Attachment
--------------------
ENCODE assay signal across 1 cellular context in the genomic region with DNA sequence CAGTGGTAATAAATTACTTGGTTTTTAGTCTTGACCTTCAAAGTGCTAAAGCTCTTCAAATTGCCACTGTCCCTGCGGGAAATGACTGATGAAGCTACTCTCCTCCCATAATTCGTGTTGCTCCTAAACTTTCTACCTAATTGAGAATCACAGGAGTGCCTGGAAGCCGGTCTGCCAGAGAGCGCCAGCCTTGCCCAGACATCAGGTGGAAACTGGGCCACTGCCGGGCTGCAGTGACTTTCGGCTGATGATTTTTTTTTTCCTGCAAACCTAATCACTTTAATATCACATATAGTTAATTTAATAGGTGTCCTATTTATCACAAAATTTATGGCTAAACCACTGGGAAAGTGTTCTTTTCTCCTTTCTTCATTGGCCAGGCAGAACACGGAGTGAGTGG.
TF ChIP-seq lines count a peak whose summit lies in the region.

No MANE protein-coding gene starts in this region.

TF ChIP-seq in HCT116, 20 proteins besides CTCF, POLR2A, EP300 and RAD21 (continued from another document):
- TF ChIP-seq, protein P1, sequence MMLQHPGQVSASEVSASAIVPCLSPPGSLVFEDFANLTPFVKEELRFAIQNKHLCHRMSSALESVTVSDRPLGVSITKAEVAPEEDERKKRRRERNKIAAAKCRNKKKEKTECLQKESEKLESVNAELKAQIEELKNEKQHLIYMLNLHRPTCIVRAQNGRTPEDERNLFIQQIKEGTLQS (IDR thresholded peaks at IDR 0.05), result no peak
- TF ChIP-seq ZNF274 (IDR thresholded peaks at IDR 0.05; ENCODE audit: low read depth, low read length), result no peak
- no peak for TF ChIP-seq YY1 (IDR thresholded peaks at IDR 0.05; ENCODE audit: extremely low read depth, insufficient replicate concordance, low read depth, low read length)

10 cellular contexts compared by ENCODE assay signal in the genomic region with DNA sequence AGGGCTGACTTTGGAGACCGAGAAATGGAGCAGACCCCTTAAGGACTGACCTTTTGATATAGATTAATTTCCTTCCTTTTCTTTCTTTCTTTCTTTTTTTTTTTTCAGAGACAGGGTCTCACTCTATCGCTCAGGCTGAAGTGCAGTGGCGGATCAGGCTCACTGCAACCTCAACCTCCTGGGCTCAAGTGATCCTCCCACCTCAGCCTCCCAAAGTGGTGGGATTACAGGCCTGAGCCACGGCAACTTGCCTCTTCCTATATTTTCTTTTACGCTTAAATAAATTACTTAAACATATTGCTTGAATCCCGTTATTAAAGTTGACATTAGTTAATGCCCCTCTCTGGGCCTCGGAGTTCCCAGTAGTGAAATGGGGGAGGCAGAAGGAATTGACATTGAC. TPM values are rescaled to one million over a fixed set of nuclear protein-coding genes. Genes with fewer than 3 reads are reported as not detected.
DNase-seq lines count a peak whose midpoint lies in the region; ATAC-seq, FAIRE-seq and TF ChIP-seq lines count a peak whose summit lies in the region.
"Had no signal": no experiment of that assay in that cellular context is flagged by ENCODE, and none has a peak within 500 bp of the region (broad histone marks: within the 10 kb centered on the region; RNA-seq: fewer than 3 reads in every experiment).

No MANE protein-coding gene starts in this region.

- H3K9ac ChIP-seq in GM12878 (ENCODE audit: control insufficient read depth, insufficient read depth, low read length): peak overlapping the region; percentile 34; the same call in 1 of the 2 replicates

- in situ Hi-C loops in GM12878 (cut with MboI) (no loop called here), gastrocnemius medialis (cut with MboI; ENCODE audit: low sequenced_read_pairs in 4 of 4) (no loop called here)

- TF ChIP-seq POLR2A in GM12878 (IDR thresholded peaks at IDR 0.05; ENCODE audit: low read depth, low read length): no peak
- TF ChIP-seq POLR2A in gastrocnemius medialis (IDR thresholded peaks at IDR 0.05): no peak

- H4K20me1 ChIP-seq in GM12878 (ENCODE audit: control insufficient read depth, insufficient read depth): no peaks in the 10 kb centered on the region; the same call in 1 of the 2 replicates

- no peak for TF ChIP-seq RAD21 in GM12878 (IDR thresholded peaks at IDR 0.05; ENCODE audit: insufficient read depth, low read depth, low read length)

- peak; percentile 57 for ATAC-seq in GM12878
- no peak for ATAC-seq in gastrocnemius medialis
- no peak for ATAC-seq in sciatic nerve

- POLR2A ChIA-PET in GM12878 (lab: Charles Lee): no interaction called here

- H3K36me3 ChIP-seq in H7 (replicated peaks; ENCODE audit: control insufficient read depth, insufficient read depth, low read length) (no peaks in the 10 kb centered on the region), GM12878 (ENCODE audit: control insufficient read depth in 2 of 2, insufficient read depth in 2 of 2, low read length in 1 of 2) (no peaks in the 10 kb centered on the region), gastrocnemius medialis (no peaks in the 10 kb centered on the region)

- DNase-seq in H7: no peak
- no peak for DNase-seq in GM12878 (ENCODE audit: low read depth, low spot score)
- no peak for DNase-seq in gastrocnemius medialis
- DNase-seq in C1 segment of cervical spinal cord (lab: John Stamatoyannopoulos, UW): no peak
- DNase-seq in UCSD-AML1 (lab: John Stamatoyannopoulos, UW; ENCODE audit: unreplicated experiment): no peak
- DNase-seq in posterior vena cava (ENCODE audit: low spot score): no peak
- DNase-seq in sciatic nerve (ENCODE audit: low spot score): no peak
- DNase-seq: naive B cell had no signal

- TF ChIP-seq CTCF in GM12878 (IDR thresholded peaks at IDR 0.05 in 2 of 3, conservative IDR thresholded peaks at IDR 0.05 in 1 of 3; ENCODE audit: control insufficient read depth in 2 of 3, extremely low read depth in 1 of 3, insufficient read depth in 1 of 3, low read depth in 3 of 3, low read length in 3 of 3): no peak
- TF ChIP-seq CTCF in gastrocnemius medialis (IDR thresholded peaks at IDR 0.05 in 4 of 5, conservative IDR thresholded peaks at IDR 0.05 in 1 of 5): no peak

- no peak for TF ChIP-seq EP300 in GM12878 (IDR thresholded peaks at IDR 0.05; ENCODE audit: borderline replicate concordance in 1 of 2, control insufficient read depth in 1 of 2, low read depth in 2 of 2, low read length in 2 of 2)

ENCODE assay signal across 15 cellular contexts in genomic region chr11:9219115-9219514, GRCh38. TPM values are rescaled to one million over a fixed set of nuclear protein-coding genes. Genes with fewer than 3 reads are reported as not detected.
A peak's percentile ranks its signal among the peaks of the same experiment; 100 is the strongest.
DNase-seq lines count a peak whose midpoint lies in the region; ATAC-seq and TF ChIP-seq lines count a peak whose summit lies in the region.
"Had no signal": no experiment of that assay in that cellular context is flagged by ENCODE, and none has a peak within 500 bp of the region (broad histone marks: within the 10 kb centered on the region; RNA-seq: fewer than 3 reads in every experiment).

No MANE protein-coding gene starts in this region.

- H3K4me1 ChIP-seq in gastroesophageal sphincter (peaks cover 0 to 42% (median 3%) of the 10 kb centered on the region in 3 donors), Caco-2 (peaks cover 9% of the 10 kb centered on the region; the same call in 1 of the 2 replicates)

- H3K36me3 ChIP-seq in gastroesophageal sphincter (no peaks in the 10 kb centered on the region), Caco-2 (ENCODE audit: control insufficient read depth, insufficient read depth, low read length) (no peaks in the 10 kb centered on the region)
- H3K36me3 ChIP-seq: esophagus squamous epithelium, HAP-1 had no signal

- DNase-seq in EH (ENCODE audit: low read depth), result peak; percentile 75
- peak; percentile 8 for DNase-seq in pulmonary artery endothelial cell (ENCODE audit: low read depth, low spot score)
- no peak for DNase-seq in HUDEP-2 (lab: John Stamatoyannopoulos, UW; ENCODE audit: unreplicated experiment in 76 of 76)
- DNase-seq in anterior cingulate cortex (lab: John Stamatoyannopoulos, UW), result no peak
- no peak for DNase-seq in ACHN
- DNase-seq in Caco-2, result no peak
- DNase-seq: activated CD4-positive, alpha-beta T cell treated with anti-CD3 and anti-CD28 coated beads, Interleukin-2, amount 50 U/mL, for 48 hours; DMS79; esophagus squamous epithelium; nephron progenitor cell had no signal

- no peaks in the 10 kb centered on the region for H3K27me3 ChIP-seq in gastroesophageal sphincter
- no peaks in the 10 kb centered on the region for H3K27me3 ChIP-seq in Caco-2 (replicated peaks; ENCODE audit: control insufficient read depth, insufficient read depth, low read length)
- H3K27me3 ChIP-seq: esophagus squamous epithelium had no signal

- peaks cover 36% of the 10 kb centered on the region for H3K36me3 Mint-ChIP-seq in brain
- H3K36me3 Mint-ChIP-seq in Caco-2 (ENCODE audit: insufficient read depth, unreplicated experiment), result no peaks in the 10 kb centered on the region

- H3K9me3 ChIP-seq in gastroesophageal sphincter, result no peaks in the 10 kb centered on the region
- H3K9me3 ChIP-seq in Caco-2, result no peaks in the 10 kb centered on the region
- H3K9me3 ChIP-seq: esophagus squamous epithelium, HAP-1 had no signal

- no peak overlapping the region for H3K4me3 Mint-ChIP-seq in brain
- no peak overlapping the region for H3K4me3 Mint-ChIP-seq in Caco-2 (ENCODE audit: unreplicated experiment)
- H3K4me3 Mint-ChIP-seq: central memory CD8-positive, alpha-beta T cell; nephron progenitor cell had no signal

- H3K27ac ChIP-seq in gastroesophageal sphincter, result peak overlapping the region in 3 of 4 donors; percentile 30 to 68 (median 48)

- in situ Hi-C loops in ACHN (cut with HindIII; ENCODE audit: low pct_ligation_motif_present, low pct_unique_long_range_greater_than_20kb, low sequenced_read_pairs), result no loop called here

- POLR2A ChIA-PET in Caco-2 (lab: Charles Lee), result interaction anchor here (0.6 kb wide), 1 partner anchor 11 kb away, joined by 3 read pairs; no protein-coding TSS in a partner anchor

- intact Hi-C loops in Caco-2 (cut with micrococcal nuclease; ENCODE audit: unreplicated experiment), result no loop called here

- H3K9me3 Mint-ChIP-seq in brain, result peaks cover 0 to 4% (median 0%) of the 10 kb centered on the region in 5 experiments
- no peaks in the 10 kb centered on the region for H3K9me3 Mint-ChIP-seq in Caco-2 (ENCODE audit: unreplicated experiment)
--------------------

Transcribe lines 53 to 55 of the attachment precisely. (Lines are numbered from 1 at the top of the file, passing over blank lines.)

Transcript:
- H3K36me3 Mint-ChIP-seq in Caco-2 (ENCODE audit: insufficient read depth, unreplicated experiment), result no peaks in the 10 kb centered on the region

- H3K9me3 ChIP-seq in gastroesophageal sphincter, result no peaks in the 10 kb centered on the region
- H3K9me3 ChIP-seq in Caco-2, result no peaks in the 10 kb centered on the region